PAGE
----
The Rajya Sabha on Thursday passed the landmark National Judicial Appointments Commission Bill, 2014, which was passed unanimously by the Lok Sabha yesterday, in a move that is being seen as a major victory for the Modi sarkar.
The Bill was passed by a voice vote and will lead to the scrapping of the current collegium system of appointment of judges to Higher Judiciary in India. The Constitution Amendment Bill was cleared by the Rajya Sabha with 179 votes in favour and one abstention of noted lawyer Ram Jethmalani.
The bill will make way for the setting up of a National Judicial Appointments Commission which will appoint and transfer judges to the Supreme Courts and the 24 High Courts. The bill will come into force after ratification by 50 percent of the state legislatures. The process could take up to eight months. After ratification, the government will send it to the President for his assent.
Finance Minister Arun Jaitley had today strongly defended the government's decision to push through the National Judicial Appointments Commission Bill, saying the bill was only seeking to restore the Indian Constitutional tenets which specifies that Supreme Court judges would be appointed by the Executive.
Speaking in the Rajya Sabha, Jaitley referred to article 124 of the constitution that deals with the appointment of Supreme Court judges. Section 2 of the article states: Every Judge of the Supreme Court shall be appointed by the President by warrant under his hand and seal after consultation with such of the Judges of the Supreme Court and of the High Courts in the States as the President may deem necessary for the purpose and shall hold office until he attains the age of sixty five years: Provided that in the case of appointment of a Judge other than the chief Justice, the chief Justice of India shall always be consulted.
"In simple English, this means that the President and government will appoint judges to the Supreme Court," the Finance Minister said.
Now that the bill will become law, the government will have a say in the appointment of Supreme Court and high court judges after 21 years. Once the commission is formed, 266 vacancies for judges in 24 high courts are likely to be filled expeditiously. The Supreme Court, which has a sanctioned strength of 31, also has one vacancy. The appointment of new judges is also expected to speed up the backlog of legal cases in courts across the country.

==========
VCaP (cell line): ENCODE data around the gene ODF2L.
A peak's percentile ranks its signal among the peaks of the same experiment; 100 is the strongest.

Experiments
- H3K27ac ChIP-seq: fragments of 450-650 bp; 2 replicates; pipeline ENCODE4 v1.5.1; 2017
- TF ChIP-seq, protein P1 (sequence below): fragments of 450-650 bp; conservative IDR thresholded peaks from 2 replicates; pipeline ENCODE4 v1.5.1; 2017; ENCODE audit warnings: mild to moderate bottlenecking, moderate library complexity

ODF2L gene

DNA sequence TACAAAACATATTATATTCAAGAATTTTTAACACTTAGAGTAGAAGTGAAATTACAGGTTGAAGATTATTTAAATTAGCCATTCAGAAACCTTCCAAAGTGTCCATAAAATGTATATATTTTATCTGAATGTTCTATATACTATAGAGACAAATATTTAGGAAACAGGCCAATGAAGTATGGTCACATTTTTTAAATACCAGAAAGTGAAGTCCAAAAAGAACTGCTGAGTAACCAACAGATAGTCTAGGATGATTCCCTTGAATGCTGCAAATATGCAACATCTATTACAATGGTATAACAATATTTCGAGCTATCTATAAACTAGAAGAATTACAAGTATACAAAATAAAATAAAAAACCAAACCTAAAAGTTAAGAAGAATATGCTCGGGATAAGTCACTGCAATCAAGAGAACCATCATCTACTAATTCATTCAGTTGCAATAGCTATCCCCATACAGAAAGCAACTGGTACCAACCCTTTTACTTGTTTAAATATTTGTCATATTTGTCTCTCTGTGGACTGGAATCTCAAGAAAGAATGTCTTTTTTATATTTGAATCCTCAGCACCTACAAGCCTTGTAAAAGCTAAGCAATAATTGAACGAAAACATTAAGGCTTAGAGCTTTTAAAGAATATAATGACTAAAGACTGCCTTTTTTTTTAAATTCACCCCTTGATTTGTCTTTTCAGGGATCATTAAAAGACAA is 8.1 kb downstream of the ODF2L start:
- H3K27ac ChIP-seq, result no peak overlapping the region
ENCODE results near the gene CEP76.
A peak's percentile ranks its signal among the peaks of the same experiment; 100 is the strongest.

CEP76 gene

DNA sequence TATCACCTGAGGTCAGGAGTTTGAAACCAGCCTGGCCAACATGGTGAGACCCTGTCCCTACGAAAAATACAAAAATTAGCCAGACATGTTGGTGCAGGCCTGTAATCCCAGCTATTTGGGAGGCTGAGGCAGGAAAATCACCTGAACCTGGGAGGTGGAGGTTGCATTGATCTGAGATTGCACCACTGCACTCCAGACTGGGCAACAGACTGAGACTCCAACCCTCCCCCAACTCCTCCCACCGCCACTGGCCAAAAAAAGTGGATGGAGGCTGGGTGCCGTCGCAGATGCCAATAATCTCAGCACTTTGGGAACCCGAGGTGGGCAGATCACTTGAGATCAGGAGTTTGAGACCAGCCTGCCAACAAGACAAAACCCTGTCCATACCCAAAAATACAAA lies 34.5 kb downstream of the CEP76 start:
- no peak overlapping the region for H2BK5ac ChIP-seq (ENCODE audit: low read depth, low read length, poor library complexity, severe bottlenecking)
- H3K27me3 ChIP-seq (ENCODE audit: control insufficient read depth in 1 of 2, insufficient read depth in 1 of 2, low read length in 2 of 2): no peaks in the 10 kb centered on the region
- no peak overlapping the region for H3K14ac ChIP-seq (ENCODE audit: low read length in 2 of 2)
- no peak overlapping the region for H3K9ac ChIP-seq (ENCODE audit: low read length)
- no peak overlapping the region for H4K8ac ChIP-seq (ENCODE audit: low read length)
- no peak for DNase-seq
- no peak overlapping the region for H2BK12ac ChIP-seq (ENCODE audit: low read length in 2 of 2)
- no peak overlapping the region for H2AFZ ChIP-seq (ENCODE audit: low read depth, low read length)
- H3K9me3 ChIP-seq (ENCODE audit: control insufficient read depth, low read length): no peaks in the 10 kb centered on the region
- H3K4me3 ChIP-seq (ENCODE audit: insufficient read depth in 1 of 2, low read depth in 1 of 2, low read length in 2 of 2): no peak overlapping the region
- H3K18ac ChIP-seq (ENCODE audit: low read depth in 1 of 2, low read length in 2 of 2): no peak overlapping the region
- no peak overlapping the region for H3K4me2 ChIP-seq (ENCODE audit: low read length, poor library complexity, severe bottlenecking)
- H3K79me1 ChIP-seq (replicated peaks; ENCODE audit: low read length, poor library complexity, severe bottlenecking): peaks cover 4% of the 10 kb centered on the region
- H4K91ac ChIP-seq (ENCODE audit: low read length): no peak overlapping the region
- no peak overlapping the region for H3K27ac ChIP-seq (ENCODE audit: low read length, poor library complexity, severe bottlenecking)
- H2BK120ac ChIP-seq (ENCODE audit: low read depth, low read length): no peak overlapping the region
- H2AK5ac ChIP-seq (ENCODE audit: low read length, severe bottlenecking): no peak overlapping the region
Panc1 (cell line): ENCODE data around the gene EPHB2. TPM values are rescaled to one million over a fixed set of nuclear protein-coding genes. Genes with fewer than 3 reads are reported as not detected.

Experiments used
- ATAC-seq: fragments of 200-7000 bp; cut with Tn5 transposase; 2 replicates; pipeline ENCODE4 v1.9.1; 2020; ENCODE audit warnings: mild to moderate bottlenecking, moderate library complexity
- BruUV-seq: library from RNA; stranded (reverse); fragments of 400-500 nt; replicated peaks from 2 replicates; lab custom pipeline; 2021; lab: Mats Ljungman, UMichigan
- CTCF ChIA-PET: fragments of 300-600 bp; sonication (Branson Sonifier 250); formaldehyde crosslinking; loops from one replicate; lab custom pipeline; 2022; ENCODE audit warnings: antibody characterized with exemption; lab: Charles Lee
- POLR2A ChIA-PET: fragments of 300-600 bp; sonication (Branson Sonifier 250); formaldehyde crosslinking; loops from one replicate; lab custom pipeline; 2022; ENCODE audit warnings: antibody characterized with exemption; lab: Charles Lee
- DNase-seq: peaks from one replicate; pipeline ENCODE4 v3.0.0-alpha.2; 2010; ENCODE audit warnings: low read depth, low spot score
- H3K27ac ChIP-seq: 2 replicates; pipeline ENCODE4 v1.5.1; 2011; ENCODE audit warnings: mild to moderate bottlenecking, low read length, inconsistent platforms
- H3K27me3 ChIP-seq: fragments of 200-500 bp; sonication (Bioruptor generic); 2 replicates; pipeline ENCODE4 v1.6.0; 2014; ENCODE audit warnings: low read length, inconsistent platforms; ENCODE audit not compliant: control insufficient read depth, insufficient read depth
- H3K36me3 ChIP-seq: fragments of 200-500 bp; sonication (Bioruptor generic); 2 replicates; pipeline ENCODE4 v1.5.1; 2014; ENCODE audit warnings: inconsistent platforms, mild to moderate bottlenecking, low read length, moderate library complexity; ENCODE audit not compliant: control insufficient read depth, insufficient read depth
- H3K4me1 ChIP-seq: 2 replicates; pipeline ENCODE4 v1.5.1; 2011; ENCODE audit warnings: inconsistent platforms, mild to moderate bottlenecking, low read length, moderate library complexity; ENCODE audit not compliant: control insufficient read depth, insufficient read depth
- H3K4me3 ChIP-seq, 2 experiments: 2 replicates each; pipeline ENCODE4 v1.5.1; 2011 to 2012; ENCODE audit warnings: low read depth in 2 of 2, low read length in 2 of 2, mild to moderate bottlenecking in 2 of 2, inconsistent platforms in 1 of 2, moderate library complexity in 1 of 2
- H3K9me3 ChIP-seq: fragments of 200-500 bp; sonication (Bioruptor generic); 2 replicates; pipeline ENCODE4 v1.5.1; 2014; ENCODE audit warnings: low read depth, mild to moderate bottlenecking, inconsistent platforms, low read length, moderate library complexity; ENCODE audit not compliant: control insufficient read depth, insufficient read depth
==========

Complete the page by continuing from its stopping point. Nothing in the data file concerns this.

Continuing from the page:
The 99th Constitution Amendment Bill seeks to lay down the architecture for setting up of the National Judicial Appointments Commission (NJAC) through another bill, aimed at overturning the two-decade-old collegium system of appointing judges in the Supreme Court and High Courts.
The government had on Monday, introduced the Constitution Amendment Bill in Lok Sabha to establish a six-member body for appointment of judges to the Supreme Court and the High Courts. Under the statute amendment bill, Chief Justice of India will head the NJAC. Besides the CJI, the judiciary would be represented by two senior judges of the Supreme Court. Two eminent personalities and the Law Minister will be the other members of the proposed body.
While two members of the NJAC can veto any appointment, the government can return the recommendation for "reconsideration". Under the now-dropped provisions once the NJAC "unanimously" reiterated the recommendation, the government had no option but to accept it.
Updated Date: Aug 14, 2014 15:43:29 IST